In the business world, art can be a fickle bitch (apologies to any readers whose names happen to be “Art” who may, indeed, be fickle bitches. Though I digress).
The corporatization (and monetization) of human artistic expression usually begins when the business world notices the work of an artist— because of their individuality, which engenders the “rarity” that gives their work value in the eyes of others. But too often the ham-handed corporate money men are incapable of recognizing the necessity of that individuality to the quality of the work being created, and mistakenly try to pigeonhole it into some pre-existing format so they can mass produce it and slap a price tag on it.
Whenever a new pipeline is created that funnels money between creators and consumers, the greedy and unscrupulous can always be expected to set up waystations at every bend in the route to siphon extra cash along the way. Once a corporation begins to regard their working artists less as a collective group of valued individuals and more as a faceless mass of silent nobodies, such excesses become commonplace. Those who manage such abusive companies might exhibit pangs of conscience, but they usually go right on dispensing douchebaggery in the traditional model of classic white liberal guilt: they tell everyone “how bad they feel” about what they do, but apparently don’t really feel bad ENOUGH to actually stop doing it.
Society conditions us to base our system of valuation on certain systemic variables: location, context, pre-assigned social expectation. But if we can’t peek around the filter of our sociological expectations, how can we correctly gauge what we see and experience? A beautiful masterpiece hanging on the wall of a shabby junk shop probably won’t be appreciated for its own merits by most who see it. Move it to the Louvre, and suddenly everyone extolls its obvious superiority. So… what changed the value of the painting? Only the context in which it appeared: the junk shop. NOT the individual artistic quality of the painting itself.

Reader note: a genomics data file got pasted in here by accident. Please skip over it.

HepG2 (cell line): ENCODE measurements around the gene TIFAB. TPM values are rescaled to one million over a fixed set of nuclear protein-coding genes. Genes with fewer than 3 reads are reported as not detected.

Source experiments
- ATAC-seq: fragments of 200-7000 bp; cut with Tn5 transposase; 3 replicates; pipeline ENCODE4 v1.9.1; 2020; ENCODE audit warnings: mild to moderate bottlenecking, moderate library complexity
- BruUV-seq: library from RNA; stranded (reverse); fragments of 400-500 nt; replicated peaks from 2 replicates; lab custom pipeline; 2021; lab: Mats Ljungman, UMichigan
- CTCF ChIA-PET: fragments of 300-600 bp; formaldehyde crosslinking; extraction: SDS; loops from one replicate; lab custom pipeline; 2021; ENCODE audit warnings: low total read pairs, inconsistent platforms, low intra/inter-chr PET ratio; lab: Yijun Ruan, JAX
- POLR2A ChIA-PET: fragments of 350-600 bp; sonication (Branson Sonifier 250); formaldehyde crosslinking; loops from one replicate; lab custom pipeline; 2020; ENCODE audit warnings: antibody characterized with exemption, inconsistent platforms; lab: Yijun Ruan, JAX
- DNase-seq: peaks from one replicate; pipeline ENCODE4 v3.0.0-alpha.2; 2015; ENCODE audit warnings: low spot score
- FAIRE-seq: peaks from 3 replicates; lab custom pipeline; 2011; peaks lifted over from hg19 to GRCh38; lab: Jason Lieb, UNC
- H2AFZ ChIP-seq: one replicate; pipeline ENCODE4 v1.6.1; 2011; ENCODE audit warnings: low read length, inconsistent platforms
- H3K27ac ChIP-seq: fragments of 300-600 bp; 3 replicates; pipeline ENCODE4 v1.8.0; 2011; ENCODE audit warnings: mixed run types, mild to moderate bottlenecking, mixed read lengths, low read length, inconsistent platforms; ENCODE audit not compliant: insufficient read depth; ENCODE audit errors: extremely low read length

The suppression of personal individuality is perhaps the worst form of oppression we heap atop one another. Our modern social milieu suppresses the individual to a near-unfathomable extreme; conformity in lifestyle, philosophy, and religion are subliminally trumpeted as the highest goal of our collective society. But appreciation of individuality and the even-handed application of the law across all social boundaries are the interpersonal lubricants that enable us to thrive as an ordered, cooperative society (serving as a formal rejection of unjust suppression). We instinctively know when fair is fair, and collectively recoil when injustice is brought to light. The inevitable recognition of true worth, and the ultimate bestowal of its proper reward, permeates all our best myths. We take it for granted that the best of us will manage to live happily ever after.
Except we can’t be happy for long. Human psychology, shaped by instinctive evolutionary survival strategy, rewards our momentary happiness according to the law of diminishing returns. Our contentment fades, forcing us to regain it through some new means. Our happiness only comes in small doses for a limited time, after which— again— we must hunt. Perhaps happiness isn’t a “goal” at all; merely the fleeting reward we receive for achievement and the successful expression of our individual personality in defiance of anonymity.
We are ourselves artworks of our own creation. Price tags cannot define our worth.